Santa, Santa, everywhere: Local man’s collection numbers 500

Every year, as Thanksgiving Day draws to a close, Michael Roediger heads for the storage closets in his Kettering home and begins to unpack ten giant tubs filled with his special treasures.

By the time he’s done unwrapping and arranging them, more than 500 Santas have taken up residence in every room in his house.

Wearing traditional red suits with black boots, belts and big bellies, one group of Santa figurines welcomes visitors to the foyer. Hundreds band together in curio cabinets and on living room shelves. They stand on the fireplace hearth, perch on kitchen counters, and congregate in the kitschy 1960′s rec room downstairs. It is Santaland on steroids.

“Santa represents love, kindness and a good heart,” says Roediger, who is also director and president of the Dayton Art Institute.

When it comes to his beloved collection, however, it’s not about expensive museum art.

“I don’t think I’ve ever spent more than $15 for a Santa,” Roediger shares. “I’m into thrifting and the thrill of the hunt so I buy them at Goodwill, at Saint Francis and other thrift shops. I don’t like to buy new ones; I like older ones that have had a life and were probably loved by some kid.”

He especially likes hand painted Santa Clauses from the 1950s, 60s and 70s that appear to have been made from a mold in a ceramics class. He likes them, he says, because they’re so personal, often signed and dated.

“Sometimes I find them with a note like: ‘Merry Christmas, Johnny, Love Grandma,’” says Roediger. “Who gets rid of a Santa with a note from Grandma?”

Lots of variety

The Santas are made from a wide range of materials: porcelain, wood, fabric, even seashells. One was created from a bowling pin.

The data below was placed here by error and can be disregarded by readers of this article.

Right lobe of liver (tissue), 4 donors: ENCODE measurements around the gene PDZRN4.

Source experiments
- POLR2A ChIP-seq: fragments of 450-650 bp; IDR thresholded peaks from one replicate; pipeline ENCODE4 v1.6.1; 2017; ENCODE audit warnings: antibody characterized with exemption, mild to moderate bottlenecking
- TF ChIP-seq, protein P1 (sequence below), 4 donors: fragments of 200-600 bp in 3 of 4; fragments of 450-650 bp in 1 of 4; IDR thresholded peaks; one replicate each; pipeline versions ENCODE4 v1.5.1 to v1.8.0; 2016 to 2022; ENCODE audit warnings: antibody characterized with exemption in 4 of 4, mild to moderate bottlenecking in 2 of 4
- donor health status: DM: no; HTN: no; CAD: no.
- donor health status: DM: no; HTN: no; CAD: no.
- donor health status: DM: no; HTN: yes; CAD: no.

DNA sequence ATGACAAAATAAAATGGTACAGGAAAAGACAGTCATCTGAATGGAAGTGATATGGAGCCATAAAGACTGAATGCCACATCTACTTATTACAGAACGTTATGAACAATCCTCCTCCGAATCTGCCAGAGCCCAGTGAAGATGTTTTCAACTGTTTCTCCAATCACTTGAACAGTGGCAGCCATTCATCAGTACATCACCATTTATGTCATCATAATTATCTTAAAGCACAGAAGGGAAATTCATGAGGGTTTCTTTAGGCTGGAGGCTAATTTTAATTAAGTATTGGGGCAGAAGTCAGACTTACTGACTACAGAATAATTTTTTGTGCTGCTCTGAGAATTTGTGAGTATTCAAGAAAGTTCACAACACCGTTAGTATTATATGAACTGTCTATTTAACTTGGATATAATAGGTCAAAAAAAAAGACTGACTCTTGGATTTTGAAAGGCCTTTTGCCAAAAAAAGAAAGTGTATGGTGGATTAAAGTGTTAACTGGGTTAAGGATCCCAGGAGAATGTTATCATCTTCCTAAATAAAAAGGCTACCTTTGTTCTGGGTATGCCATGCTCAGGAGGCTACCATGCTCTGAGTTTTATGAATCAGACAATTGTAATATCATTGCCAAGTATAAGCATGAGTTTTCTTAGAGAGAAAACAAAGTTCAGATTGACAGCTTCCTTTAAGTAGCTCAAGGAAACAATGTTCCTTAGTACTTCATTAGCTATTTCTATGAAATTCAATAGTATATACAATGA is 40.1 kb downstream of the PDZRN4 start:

They represent all kinds of characters, activities, professions. There’s a Santa bank and there are Santa place cards for a holiday meal. One Santa rides a unicycle, and one a Harley. Lots of them are music boxes that play carols and Christmas music. One of the animated Santas drives his sled to the tune of “Oh Christmas Tree.”

Patriotic Santa is dressed in red, white and blue. Cowboy Santa is the size of a toddler. One Santa holds a huge stack of Christmas letters, another is a Humpty Dumpty Santa painted on a real egg. Dr. Santa is taking care of an elf and handing out COVID masks. Upside down Santa, stuck in a chimney, cries out for help, All we can see is the bottom of his boots!

In Roediger’s kitchen are salt-and-pepper Santas, a Santa cookie jar and a Santa who counts down the days until Christmas. There are Boston Terriers dressed up like Santa in honor of Roediger’s own dog, Chace. There are Santa planters and Santa candy jars.

Turns out Santa is pretty musical. You’ll see him playing drums, guitar, accordion, bass, tuba, harp and pipe organ.

Mrs. Clause gets into the act as well. She spins on the ice with her famous husband and in another setting, the two dance merrily.

Roediger’s oldest Santa dates from the late 1800s. “It’s a little alcohol bottle people used to buy and give as gifts,” he explains. “My Christmas tree light bulb Santas are from the 1920s and 30s.”

There are a series of Santas from famous China companies like Royal Doulton and Lenox.